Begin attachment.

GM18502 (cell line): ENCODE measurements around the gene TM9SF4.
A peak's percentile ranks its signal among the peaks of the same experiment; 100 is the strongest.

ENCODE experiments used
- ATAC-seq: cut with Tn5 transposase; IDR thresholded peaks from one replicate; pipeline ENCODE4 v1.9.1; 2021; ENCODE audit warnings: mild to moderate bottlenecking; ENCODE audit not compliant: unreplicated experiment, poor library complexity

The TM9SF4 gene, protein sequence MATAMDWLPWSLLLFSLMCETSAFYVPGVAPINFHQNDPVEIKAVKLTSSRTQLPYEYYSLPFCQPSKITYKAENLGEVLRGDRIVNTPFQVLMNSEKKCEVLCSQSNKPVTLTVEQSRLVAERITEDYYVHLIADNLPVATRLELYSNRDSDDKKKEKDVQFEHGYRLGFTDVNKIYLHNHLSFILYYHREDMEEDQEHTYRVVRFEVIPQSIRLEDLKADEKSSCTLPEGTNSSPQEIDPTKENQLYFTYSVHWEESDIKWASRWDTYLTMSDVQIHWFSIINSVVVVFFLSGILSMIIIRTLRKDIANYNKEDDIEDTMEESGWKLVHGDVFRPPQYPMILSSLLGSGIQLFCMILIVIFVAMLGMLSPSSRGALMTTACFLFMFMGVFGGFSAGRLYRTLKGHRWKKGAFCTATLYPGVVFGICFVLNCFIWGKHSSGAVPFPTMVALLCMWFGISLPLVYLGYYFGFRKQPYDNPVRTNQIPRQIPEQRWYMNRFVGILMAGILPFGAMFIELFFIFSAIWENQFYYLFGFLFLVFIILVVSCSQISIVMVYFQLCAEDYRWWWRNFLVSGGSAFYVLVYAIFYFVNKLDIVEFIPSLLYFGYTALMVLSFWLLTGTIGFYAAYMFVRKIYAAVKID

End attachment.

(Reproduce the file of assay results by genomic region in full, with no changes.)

GM18502 (cell line): ENCODE measurements around the gene TM9SF4.
A peak's percentile ranks its signal among the peaks of the same experiment; 100 is the strongest.

ENCODE experiments used
- ATAC-seq: cut with Tn5 transposase; IDR thresholded peaks from one replicate; pipeline ENCODE4 v1.9.1; 2021; ENCODE audit warnings: mild to moderate bottlenecking; ENCODE audit not compliant: unreplicated experiment, poor library complexity

The TM9SF4 gene, protein sequence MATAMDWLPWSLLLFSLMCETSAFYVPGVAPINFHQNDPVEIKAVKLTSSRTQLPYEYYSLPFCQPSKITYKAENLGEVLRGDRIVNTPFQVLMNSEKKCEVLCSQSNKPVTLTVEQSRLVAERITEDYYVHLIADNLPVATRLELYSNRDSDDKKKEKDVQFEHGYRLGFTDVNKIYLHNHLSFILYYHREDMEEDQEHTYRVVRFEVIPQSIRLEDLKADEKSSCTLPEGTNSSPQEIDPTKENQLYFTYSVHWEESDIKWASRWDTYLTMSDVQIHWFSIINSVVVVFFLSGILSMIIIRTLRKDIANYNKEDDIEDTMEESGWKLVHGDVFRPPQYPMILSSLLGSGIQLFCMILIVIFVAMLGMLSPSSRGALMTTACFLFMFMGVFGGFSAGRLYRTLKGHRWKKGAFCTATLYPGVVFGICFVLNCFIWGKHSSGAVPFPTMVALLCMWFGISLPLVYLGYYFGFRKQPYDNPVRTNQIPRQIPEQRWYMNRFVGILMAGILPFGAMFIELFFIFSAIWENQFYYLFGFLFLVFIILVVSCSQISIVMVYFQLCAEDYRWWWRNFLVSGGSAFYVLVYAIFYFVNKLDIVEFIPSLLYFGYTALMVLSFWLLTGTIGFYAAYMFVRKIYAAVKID